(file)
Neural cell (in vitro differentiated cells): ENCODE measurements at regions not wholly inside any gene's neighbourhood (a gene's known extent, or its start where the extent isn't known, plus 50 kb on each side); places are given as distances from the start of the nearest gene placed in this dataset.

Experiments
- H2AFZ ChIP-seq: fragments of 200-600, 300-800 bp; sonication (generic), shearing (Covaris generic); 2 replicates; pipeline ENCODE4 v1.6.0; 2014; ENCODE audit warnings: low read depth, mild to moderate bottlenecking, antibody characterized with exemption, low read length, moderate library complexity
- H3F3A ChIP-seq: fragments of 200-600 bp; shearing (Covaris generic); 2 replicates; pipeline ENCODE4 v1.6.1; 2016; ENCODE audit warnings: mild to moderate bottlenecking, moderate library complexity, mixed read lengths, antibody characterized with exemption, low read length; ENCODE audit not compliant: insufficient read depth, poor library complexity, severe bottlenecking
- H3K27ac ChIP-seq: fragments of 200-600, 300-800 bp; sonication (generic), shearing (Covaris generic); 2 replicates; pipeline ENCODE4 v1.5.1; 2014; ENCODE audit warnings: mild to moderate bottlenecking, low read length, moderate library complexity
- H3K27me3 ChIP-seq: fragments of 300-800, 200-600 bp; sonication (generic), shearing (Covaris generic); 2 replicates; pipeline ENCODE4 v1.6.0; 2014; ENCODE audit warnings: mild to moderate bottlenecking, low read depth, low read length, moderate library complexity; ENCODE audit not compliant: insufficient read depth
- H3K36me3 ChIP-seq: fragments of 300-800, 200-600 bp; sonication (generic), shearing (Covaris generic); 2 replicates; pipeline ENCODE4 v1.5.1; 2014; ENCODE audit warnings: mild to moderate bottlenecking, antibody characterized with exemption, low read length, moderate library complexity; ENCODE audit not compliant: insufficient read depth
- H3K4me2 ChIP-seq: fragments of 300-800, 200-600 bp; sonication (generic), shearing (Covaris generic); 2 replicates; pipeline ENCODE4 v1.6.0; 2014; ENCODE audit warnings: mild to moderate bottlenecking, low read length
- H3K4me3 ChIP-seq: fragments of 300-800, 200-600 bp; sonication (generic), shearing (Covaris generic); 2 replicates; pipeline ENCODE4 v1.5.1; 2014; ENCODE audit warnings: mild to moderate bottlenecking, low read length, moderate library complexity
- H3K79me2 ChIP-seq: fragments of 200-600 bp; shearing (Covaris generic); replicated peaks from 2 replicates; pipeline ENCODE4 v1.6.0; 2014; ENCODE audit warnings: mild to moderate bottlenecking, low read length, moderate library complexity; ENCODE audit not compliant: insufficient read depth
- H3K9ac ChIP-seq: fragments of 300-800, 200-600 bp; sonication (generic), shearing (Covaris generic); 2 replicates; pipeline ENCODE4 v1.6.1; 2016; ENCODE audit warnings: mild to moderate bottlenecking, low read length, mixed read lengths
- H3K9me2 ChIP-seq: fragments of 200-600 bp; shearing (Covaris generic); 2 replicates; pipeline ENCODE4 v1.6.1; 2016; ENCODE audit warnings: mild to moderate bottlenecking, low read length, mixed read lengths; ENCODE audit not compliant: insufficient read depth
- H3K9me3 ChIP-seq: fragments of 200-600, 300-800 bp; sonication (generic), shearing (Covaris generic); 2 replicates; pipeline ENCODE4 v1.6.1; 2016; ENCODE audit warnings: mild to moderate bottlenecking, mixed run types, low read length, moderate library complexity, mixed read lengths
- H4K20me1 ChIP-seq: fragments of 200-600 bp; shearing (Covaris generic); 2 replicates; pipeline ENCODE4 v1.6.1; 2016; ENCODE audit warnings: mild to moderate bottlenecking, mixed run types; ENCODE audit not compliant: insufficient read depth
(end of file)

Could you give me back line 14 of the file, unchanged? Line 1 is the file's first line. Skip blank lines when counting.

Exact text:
- H4K20me1 ChIP-seq: fragments of 200-600 bp; shearing (Covaris generic); 2 replicates; pipeline ENCODE4 v1.6.1; 2016; ENCODE audit warnings: mild to moderate bottlenecking, mixed run types; ENCODE audit not compliant: insufficient read depth